The second of the two types of bonuses is to pay employees a percentage of their salary.

For example, your employer might set the bonus percentage at 7%.

If you’re on a salary of $40,000 per year, then your bonus would be $2,800.

You should note that while annual bonuses are most typically given as a cash incentive, employers can also deliver bonuses in other forms.

For example, instead of paying employees a large bonus in cash, they might gift employees stock options.

Why do companies give out bonuses?

There are several reasons behind businesses giving their employees annual bonuses.

Most commonly, it’s a way of thanking their teams for the work they’ve put in during the year and the impact they’ve had on company performance.

Bonuses can also be used to incentivize individual performance throughout the year because employees know that if the company does well, they’ll receive a better bonus.

In some cases, companies don’t have a strict policy of giving annual bonuses. Instead, they reach the end of the year on a high and want to share this success with their staff.

Additionally, certain businesses may provide annual bonuses to stay competitive in the job marketplace.

For example, if a recruiter identifies that most companies in the same industry give employees annual bonuses, a certain company may decide to implement a similar policy so that it becomes a more attractive option to prospective employees.

Are bonuses guaranteed?

In short, no, bonuses aren’t guaranteed.

Annual bonuses are discretionary, meaning they aren’t based on employee performance and aren’t included as part of your employment agreement.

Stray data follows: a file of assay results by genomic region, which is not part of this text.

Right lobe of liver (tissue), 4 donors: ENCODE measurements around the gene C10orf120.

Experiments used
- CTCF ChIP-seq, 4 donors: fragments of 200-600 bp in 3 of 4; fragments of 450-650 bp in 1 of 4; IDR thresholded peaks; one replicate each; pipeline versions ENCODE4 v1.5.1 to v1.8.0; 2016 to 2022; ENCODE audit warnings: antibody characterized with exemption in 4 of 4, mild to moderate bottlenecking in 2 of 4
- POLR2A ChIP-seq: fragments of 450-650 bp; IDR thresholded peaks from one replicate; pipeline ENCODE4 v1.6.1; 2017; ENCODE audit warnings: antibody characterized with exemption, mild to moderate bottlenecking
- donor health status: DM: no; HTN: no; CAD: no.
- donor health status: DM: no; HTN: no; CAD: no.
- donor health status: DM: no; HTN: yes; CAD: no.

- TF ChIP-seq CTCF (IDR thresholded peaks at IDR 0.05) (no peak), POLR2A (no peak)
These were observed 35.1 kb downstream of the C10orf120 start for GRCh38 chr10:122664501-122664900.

It’s best to think of bonuses as a happy little extra (hence the name bonus) rather than an entitlement or expected perk.

Separate from bonuses, companies may provide additional compensation based on performance, known as incentives or commissions.

What other kinds of bonuses exist?

Let’s break down some other common types of bonuses.

On-the-spot bonus

On-the-spot bonuses (also known as spot bonuses) are given to individuals, teams, or entire organizations as a reward or incentive for a specific behavior or result.

For example, your employer might issue a spot bonus for an exceptional performance last month.

Spot bonuses differ from annual bonuses in that they aren’t confined to a yearly cycle, and they tend to be a smaller dollar amount.

This is the most popular form of bonus among employees.

(Image Source)

Signing bonus

Signing bonuses are given to new employees as an incentive to join the company.

For example, if you’re interviewing for multiple jobs at different companies, one organization might offer you a cash bonus for accepting the job with them.